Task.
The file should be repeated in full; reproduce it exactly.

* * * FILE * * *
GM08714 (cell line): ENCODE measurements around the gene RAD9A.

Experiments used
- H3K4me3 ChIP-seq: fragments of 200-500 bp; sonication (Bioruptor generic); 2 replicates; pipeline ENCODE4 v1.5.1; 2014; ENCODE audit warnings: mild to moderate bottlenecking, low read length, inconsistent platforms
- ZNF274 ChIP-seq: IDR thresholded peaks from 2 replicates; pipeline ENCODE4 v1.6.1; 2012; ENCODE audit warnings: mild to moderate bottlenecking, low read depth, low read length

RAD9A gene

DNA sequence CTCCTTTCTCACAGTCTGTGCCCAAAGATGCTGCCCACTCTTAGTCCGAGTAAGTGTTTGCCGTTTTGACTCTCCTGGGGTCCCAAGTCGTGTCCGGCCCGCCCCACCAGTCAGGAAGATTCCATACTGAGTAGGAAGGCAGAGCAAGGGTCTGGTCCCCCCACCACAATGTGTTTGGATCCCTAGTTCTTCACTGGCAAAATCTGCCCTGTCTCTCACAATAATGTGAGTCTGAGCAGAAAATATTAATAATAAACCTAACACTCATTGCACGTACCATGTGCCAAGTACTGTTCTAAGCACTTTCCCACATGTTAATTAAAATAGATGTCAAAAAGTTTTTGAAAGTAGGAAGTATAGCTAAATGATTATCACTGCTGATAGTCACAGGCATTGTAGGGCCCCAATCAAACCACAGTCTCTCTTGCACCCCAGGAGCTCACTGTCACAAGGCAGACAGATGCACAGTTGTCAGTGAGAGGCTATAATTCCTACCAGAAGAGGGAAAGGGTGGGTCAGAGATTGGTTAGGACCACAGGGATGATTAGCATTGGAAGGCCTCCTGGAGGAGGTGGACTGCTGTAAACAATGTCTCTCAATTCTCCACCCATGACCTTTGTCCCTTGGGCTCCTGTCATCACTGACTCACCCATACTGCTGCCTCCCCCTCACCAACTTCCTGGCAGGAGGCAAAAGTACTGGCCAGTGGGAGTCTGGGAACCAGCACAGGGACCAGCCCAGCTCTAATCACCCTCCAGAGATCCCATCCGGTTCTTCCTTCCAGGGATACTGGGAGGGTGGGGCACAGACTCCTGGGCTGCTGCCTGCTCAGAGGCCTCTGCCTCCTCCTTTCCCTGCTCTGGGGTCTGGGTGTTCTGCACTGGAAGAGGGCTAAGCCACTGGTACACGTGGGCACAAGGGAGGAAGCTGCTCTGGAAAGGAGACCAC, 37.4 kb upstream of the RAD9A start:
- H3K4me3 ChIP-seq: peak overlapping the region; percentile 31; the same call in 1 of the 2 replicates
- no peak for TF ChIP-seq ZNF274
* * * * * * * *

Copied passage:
GM08714 (cell line): ENCODE measurements around the gene RAD9A.

Experiments used
- H3K4me3 ChIP-seq: fragments of 200-500 bp; sonication (Bioruptor generic); 2 replicates; pipeline ENCODE4 v1.5.1; 2014; ENCODE audit warnings: mild to moderate bottlenecking, low read length, inconsistent platforms
- ZNF274 ChIP-seq: IDR thresholded peaks from 2 replicates; pipeline ENCODE4 v1.6.1; 2012; ENCODE audit warnings: mild to moderate bottlenecking, low read depth, low read length

RAD9A gene

DNA sequence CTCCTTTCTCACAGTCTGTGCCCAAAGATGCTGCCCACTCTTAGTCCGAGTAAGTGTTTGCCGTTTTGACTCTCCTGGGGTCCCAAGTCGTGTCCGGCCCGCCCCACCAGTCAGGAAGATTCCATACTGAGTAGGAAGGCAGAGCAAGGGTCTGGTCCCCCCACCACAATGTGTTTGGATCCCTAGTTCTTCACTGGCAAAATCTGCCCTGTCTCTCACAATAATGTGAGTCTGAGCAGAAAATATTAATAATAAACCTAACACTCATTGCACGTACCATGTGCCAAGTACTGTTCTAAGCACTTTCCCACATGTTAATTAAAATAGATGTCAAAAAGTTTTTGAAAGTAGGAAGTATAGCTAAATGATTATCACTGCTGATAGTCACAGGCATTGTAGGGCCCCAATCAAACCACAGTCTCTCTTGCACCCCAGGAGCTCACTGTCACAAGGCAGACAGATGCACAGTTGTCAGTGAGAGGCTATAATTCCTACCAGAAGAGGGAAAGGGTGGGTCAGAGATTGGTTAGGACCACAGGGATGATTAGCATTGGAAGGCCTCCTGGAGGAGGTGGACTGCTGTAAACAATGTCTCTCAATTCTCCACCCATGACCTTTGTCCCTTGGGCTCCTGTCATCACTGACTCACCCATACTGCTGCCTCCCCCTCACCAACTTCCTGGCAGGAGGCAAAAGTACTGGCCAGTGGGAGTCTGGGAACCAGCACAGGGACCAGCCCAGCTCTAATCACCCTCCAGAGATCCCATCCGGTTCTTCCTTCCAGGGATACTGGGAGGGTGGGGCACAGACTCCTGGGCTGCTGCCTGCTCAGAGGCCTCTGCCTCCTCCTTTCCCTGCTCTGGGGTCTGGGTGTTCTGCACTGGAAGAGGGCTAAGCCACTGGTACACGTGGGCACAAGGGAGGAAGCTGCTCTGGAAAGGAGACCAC, 37.4 kb upstream of the RAD9A start:
- H3K4me3 ChIP-seq: peak overlapping the region; percentile 31; the same call in 1 of the 2 replicates
- no peak for TF ChIP-seq ZNF274